The point involved has come before the higher courts on a number of occasions and in each instance the decision has been adverse to the contention of defendant. The last case on the subject, Carter v. J. W. Silver Trucking Co., was decided August 1, 1935 (4 Cal. 2d 198 [47 PaCal.2d 733]). In that case the trial judge wrote on a "Submission Tag" the following words: "New trial before another court granted," and the clerk in entering the minute order on July 3d placed in the minutes the following: "It is ordered that a new trial in the above entitled action before another court be, and the [9 Cal. App. 2d 582] same is, hereby granted." A notice of appeal was served on July 10th and appellants took steps to prepare the record. On August 14th, without notice to appellants, the trial judge signed an order amending the prior order nunc pro tunc to read: "New trial before another court granted on the ground of the insufficiency of the evidence to justify the verdict." A motion by plaintiffs to vacate the nunc pro tunc order was denied. The Supreme Court, in affirming the order, held that the right of the court to correct its record to conform to the facts and speak the truth was not suspended by the appeal. It was further held that the trial court "inadvertently omitted to state the particular ground on which it was granted". In King v. Emerson, 110 Cal. App. 414 [288 P. 1099, 294 P. 768], the trial court made a minute order merely providing that the motion for a new trial "be and the same is hereby granted". Later the court signed and filed an order correcting the former order nunc pro tunc to include as the ground for the granting of the motion the insufficiency of the evidence to sustain the verdict. In upholding this order the reviewing court said: "The amount and kind of evidence requisite to satisfy that court as to what was the real order of the court and what was the proper entry on the minutes must rest with the court and be decided upon the evidence adduced. In this connection, the judge may rely upon his own memory. The court is not precluded from correcting the entry because the 'record' does not show that it is itself incorrect." In Haynes v. Los Angeles R. R. Corp., 80 Cal. App. 776 [252 P. 1072], the trial court made its order on July 21, 1923, granting a motion for a new trial in this language: "Said motion for a new trial be, and the same is hereby granted." From this order defendant appealed and prepared and served its bill of exceptions which was stipulated as correct by the plaintiff and certified by the judge to be correct. The defendant then filed its opening brief on appeal and thereafter on July 18, 1924, on motion of plaintiff, the trial court made an order nunc pro tunc correcting the minutes of the court "to conform to the facts of the case" and providing that the motion be granted "upon the ground of the insufficiency of the evidence to sustain the verdict and that the verdict is against law". In upholding the order of the trial court the reviewing court said: "It is also contended by the defendant and appellant in this case that an appeal [9 Cal. App. 2d 583] having been taken from the original order granting a new trial, the trial court lost jurisdiction over the order and had no power to thereafter change or alter it. This contention is based upon the theory that the error was a judicial error and not a clerical error, but, as we have already determined that it was undoubtedly a clerical error, there is no merit in this contention."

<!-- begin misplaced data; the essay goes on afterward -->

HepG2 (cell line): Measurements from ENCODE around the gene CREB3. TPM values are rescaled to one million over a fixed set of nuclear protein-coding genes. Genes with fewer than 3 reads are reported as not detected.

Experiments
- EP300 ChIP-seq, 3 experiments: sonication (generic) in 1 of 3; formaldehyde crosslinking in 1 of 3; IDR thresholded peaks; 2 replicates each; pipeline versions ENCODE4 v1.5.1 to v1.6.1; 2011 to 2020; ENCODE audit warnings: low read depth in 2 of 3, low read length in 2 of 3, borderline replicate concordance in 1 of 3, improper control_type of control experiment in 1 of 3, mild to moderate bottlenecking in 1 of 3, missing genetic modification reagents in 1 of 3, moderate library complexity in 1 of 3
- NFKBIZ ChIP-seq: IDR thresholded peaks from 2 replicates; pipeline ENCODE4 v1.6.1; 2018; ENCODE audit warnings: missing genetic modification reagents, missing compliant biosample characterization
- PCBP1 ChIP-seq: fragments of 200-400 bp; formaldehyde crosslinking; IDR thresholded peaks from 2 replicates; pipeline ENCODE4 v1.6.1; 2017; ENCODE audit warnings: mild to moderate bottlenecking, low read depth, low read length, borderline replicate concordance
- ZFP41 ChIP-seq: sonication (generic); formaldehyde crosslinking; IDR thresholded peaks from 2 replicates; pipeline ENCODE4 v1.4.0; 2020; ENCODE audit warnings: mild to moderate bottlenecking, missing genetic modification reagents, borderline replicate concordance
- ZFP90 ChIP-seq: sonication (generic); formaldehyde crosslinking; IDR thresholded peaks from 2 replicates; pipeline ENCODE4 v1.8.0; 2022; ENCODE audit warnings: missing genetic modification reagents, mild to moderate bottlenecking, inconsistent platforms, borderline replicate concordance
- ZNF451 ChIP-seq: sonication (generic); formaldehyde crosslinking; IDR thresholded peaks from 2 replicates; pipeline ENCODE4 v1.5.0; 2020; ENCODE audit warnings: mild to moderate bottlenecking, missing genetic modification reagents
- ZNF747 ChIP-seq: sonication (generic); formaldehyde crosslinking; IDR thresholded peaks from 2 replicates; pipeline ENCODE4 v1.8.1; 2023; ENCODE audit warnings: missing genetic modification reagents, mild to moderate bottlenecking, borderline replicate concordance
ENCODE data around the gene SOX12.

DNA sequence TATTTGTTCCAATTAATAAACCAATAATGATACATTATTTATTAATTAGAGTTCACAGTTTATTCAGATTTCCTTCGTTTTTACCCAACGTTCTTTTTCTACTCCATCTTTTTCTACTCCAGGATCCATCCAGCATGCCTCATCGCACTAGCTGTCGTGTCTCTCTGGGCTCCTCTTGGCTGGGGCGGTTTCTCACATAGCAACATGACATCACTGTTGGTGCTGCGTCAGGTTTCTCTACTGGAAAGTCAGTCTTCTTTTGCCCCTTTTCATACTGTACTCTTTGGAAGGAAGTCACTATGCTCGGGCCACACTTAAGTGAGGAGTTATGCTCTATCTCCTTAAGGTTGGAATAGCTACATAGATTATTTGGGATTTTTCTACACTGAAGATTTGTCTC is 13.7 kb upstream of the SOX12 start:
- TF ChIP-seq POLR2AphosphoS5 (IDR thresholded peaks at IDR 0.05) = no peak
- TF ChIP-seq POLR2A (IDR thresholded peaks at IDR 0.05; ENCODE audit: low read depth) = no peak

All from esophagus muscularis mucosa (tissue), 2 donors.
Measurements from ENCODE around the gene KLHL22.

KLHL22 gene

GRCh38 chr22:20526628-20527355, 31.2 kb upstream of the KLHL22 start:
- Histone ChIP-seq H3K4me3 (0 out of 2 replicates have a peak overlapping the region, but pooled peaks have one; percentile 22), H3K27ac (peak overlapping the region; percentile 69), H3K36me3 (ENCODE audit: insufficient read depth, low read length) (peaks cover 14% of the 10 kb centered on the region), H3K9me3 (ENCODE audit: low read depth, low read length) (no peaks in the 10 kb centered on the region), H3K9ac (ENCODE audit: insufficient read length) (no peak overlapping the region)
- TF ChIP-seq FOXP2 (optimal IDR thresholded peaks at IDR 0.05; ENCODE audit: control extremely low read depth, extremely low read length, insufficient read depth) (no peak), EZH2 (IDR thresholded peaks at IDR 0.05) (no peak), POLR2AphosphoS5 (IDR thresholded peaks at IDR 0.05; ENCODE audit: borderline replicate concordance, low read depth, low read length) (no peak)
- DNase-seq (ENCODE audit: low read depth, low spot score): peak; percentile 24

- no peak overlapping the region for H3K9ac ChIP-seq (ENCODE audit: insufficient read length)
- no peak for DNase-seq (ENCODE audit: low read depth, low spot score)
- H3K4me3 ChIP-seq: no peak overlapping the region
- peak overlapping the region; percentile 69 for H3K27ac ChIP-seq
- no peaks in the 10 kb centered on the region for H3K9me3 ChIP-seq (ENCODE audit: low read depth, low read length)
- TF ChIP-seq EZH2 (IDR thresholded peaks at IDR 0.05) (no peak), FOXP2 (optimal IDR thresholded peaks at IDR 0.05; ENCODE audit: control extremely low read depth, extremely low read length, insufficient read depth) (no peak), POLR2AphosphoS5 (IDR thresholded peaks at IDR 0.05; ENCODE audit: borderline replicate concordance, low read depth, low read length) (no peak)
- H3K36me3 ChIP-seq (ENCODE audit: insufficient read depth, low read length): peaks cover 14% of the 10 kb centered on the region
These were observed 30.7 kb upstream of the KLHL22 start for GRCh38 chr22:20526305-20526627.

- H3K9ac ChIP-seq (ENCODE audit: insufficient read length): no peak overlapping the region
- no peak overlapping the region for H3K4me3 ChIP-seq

From the foregoing authorities it is clear that the trial court was within its rights in correcting the order granting the new trial to include insufficiency of the evidence to justify the verdict. The voluminous record discloses a conflict in the evidence of the respective parties, and such being the case, the action of the trial court is controlling.

The appeals are dismissed and the orders appealed from are affirmed.

Crail, P. J., and Gould, J., pro tem., concurred.